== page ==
Sask.'s role in Neil Armstrong story captured on silver screen
On 50th anniversary of moon landing, author recalls Hollywood's plea for help
With NASA set to celebrate the 50th anniversary of the moon landing this weekend, one author is celebrating Saskatchewan's contribution to that story, a poignant chapter that made it to the silver screen in a biopic about astronaut Neil Armstrong.
First Man has already had its run in theatres, but filmmakers struggled with one aspect that ended up having a Saskatchewan connection.
The Cobalt-60 connection
Neil Armstrong's daughter Karen, who died from brain cancer, was treated with radiation therapy using a Cobalt-60 unit, a device created by Dr. Harold Johns at the University of Saskatchewan in the 1950s.
I believe that this is what Hollywood inserted as a way to give a nod to Saskatchewan.- Merle Massie
When it came to this highly emotional part of the Armstrong story, the filmmakers found themselves short on details. They looked to Saskatchewan for the answers.
Hollywood called Merle Massie.
"They were having trouble understanding the order of the procedure," said Massie, a local author who is currently researching the history of the Cobalt-60.
"Set designers were trying to figure out … what the machine looked like, what they needed the control panel and the dials to look like."
Massie is collaborating with Stuart Houston on a book about Sylvia Fedoruk, the Saskatchewan's former Lieutenant Governor. Fedoruk was one of Dr. Harold Johns' graduate students at the U of S and helped calibrate the original Cobalt-60 unit. Invented in 1951, the Cobalt-60 was the first machine to use radiation to treat cancer.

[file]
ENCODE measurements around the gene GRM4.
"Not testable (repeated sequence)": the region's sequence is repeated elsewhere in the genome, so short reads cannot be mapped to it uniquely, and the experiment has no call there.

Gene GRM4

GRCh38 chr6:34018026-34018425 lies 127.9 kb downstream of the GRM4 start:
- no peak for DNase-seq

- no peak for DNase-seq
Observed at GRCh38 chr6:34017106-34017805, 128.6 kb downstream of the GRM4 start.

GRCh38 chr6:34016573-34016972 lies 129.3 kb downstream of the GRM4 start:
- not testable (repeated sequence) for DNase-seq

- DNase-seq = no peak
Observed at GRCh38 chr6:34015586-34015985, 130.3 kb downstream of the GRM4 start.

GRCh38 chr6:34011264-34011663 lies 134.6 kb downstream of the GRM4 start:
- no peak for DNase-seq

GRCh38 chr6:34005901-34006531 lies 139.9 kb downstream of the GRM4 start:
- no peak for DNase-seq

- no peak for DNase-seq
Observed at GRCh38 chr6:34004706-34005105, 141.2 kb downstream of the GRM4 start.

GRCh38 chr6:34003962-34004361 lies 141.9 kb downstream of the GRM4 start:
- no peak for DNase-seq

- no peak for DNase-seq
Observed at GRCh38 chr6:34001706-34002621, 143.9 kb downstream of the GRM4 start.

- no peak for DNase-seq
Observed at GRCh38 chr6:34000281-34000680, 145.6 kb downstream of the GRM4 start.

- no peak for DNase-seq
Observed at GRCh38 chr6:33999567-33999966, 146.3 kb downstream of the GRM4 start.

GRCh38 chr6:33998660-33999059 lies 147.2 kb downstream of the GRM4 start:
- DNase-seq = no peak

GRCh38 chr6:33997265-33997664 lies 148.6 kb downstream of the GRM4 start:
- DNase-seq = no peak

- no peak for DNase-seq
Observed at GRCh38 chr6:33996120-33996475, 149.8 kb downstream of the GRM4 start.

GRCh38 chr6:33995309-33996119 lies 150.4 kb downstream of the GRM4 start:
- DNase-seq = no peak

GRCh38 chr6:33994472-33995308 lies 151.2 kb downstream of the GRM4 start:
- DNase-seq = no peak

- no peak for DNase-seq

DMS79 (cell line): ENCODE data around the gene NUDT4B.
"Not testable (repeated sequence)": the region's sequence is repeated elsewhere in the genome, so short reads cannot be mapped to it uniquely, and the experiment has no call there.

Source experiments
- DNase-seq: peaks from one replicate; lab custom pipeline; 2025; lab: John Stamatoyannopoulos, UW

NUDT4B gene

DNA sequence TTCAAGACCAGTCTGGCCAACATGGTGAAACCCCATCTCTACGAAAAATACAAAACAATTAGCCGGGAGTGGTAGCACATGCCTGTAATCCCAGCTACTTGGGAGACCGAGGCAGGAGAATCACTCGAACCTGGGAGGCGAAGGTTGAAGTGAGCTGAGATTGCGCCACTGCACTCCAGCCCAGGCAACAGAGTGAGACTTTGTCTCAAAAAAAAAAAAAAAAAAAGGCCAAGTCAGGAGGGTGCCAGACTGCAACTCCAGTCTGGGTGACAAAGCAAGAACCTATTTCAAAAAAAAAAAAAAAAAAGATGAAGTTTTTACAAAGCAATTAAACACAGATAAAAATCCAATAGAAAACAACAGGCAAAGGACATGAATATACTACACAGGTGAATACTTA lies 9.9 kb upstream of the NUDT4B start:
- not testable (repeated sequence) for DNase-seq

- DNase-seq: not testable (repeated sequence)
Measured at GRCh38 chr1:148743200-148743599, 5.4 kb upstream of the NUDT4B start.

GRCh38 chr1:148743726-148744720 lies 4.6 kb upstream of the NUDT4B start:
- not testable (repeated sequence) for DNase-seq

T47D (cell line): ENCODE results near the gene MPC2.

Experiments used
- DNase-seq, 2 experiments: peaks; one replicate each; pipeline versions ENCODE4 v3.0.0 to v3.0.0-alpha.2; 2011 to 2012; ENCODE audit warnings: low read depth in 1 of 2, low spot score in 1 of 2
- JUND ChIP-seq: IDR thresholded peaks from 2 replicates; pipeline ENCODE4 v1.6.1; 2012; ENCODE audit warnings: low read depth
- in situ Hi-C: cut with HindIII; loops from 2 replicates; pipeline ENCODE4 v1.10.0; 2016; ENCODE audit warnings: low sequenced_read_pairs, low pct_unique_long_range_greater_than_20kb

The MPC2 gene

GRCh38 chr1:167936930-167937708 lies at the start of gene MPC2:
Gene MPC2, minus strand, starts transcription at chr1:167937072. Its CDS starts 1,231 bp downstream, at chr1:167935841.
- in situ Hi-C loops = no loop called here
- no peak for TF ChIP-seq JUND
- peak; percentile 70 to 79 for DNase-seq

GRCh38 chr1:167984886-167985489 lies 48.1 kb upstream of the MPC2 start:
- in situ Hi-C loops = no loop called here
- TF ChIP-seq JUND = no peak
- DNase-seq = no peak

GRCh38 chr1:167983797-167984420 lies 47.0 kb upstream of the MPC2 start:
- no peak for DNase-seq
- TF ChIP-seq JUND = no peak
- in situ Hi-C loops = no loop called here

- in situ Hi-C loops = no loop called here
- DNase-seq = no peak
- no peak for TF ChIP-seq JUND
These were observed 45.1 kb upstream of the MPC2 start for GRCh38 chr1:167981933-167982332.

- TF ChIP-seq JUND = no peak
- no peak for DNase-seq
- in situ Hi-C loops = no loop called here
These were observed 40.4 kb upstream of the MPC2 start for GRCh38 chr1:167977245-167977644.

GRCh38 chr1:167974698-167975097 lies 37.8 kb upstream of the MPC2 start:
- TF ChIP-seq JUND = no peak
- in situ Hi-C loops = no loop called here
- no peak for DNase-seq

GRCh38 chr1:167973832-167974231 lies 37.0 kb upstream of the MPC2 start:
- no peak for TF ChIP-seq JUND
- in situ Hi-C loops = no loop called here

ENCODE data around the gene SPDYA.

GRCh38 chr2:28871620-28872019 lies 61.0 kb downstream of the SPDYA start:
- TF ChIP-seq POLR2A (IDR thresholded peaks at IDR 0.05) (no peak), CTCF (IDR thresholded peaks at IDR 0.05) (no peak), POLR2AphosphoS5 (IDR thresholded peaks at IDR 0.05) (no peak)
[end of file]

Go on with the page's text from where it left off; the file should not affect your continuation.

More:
Changing the script
Massie and Houston offered all the details they could muster, including schematics on how the original Cobalt-60 room was set up in Saskatoon. Then they waited.
Massie attended a screening of First Man at her hometown theatre in Biggar and breathlessly waited with friends and family nearby for any hint that the information they had to providers to filmmakers had helped bring this important part of Neil Armstrong's story to the screen.
When the moment came, Massie said she was drawn right out of her seat.
"They actually wrote into the script that Neil phoned the hospital and said, 'Well did you call Dr. Johns? Dr. Johns, the one from Saskatchewan who created this technology?' "
Massie doesn't think this scene is historically accurate, but said it may be a cinematic thank you note from the script writers and set designers for the help.
"I believe that this is what Hollywood inserted as a way to give a nod to Saskatchewan and Harold Johns."
Massie and Houston are still working on the book about Sylvia Fedoruk. Massie said it should be ready for the Christmas season in 2020.
With files from Saskatoon Morning